Written version of text for “Barrier” Installation
“If ‘culture’ is not an object to be described, neither is it a unified corpus of symbols and meanings that can be definitively interpreted. Culture is contested, temporal, and emergent. Representation and explanation—both by insiders and outsiders—is implicated in this emergence” - James Clifford, 1986: 19.
“Ote ma fille! ou la pahonte?” The giggling and jovial tone of her voice was more euphemism than a joke: this particular intonation rises up an octave at the end of the question.
“Hey Girl! aren’t you ashamed?...” I heard again, “What’s that for anyhow?” The cause for such a comment (for this is more a declaration than a question) was that I was bent over, picking up a round, partially crushed container. When I heard Nathalie’s quip and the subsequent affirmations I quickly redressed myself, tucking the piece of trash between my palm and my thigh. While inverted, I only caught the tail end of the elbow jabbing and eyebrow-raising exchanged among the happenstance audience and I told myself the whisps of “pshhh” was really the prickly cane leaves rubbing against each other in the on-shore breeze.
I decided not to indulge her with my attraction to the scratchy texture of the weathered object. (I had been collecting such objects for as long as I can remember, but my habit had dwindled significantly since picking up debris was met with more overt disgust in present company). Even less effective would have been trying to explain my fascination with the metaphorical implications of the object’s former life as a beverage container juxtaposed to its current location on the edge of a ravine. (The very ravine where her grandmother and great-grandmother had gone to quench their thirst and wash their clothes). I knew that within certain circles, academic or artistic for etc., I could get away with such “odd” actions and even such convoluted explanations. But here, now, I couldn’t justify the dirt under my fingernails or the presence of a discarded container in my personal bag. Ramping up my defenses in times such as these, I had learned to swallow the burning humiliation instead of fighting (selfishly) to be understood. The amount of energy and emotional wherewithal it took to justify my actions wouldn’t satisfy or clarify much. My snooty air and funny words, (as I had come to understand they were interpreted), were about as effective at holding water as the deflated forms I was routinely attracted to.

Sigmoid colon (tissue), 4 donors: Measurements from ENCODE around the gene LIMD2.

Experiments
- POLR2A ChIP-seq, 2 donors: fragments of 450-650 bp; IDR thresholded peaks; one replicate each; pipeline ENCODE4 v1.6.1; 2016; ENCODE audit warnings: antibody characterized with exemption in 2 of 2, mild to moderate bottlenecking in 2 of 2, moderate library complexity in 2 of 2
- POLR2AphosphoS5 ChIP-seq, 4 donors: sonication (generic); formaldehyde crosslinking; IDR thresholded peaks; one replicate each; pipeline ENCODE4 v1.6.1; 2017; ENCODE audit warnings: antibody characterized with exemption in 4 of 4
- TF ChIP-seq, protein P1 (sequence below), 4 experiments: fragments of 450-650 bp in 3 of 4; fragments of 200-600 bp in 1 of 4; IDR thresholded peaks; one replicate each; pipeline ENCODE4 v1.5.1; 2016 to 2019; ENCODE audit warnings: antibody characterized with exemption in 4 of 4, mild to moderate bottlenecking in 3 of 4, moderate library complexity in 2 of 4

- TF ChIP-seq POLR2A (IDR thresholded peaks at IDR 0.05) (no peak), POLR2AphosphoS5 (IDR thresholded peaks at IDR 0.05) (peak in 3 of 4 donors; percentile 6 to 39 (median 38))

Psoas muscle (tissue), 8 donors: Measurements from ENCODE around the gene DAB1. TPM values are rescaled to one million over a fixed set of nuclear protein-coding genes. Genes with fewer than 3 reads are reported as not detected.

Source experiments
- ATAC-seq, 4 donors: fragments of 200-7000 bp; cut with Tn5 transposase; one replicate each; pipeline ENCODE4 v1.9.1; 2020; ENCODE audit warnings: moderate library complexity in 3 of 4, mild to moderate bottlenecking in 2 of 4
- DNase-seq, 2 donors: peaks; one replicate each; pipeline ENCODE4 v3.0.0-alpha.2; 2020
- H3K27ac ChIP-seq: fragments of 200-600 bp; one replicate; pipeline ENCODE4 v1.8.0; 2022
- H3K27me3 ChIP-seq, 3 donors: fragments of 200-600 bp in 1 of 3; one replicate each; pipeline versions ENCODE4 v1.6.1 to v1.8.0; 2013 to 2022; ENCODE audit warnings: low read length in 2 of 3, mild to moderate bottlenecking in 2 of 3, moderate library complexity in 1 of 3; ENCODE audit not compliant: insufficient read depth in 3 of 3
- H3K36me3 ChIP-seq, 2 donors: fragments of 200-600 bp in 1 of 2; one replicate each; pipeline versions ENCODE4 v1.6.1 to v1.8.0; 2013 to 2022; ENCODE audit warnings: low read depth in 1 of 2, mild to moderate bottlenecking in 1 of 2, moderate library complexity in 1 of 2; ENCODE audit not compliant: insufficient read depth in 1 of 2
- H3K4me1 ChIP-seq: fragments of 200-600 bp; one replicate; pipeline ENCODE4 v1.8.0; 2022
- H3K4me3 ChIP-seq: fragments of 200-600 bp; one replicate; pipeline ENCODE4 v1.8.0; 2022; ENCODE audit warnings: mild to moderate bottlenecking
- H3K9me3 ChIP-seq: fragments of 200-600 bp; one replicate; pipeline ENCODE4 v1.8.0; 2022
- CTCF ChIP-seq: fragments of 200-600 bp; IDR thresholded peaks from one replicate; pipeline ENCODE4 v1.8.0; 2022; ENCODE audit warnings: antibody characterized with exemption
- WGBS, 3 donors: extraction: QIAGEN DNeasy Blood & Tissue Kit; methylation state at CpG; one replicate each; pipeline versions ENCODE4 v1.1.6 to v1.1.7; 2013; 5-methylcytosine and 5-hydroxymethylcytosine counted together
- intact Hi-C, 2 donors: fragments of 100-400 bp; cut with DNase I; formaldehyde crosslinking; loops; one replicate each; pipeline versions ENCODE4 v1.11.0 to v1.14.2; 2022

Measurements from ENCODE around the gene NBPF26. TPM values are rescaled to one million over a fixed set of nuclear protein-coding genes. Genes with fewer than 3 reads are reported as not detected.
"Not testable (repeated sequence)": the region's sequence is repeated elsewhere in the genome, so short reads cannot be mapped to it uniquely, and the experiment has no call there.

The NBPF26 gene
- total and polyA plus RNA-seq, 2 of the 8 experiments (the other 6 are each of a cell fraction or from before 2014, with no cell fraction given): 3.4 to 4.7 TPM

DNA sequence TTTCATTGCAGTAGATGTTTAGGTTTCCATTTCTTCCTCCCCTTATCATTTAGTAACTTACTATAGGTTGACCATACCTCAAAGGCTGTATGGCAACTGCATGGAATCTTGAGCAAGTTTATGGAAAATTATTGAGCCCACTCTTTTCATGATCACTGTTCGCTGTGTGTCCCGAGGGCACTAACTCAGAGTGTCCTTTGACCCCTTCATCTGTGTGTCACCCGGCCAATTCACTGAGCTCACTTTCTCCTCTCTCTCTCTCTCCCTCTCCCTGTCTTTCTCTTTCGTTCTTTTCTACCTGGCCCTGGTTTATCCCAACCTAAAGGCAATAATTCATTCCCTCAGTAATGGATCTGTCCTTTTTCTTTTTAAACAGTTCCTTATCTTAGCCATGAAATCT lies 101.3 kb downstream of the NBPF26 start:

Nathalie and I were both born in 1981 to strong, self-reliant parents who taught us the virtue of manual labor and warned us against the vice of leisure. We are both mothers now. Contribution to family operations is unquestionable and routine: gathering and sorting food stuffs, cooking for large gatherings, mashing up small portions for toothless gums. We are sisters, often encountering the frictions of siblings’ inability to see eye to eye. But we are not blood. We do not speak the same language. We do not find the same things beautiful, or worthwhile. And we rear our children with as separate a set of guidelines as might be expected from two women growing up on opposite sides of the globe. To further connect (or distance) matters of our relations, we were born in twin cities: She, Saint Paul of Réunion Island, an Outer Seas Department of France located in the Indian Ocean, and I, St. Paul, Minnesota, an urban center located on the great artery of the northern United States, the Mississippi River.
“Ou la pahonte?” in Réunionese Creole (“Tu n’as pas honte?” in standard French) is an expression commonly used to ask why someone is doing something deviating from the social norm. My understanding of the term has followed a pendular path spanning the five years I have known Nathalie’s culture. I found it difficult to swallow the first time I heard it, interpreting the word “honte” with the full weight of “shame” and the associations of exclusion and downtrodden self-esteem. Perhaps this is because I transliterated the phrase at first, relying on a word-for-word portal into the unknown. As I observed the phrase uttered at seemingly inconsequential moments, (among friends in casual conversation for example), I began to understand the nuances of the expression. It could express sarcasm as well as or instead of condemnation. As I have been the object of the comment under circumstances that highlight my foreignness, I began to tune in to the additional underlying inferences.
Although superficially playful, the phrase can be used to obliquely comment on a another person’s membership in the social group or even to his or her sanity. (A similar phrase “Ou lé fou ou quai?”, “Are you crazy or what?”, carries similar implications). Whereas the practice of ladí lafé (roughly translated as “gossip”) mostly discusses persons who are not present, the use of the phrase “Ou la pahonte?” is uncharacteristically confrontational. Perhaps this is one reason why it surprised me. As many other aspects of Réunionese culture confirm a general aversion to confrontation, this phrase: “Tu n’as pas honte?” jumps out as an exception to the perceived “rule.” The question is abrasive in that it is directed at someone who is out of line, and furthermore, it is quintessential “moukattage” (making fun/ belittling someone).
As subtle tools for prodding and pruning social membership, I realized that these mechanisms maintain a sense of unity and appropriateness. I am still sensitive to the sense of mockery and exclusion that the question carries with it. However I have come to accept that Nathalie asking if I wasn’t ashamed by my behavior was somehow confirming my integration in the group. My choice to no longer explain or hide my deviant behavior reflects a protective layer of callus.
James Clifford, “Introduction: Partial Truths,” in James Clifford and George Marcus, eds., Writing Culture (California, 1986).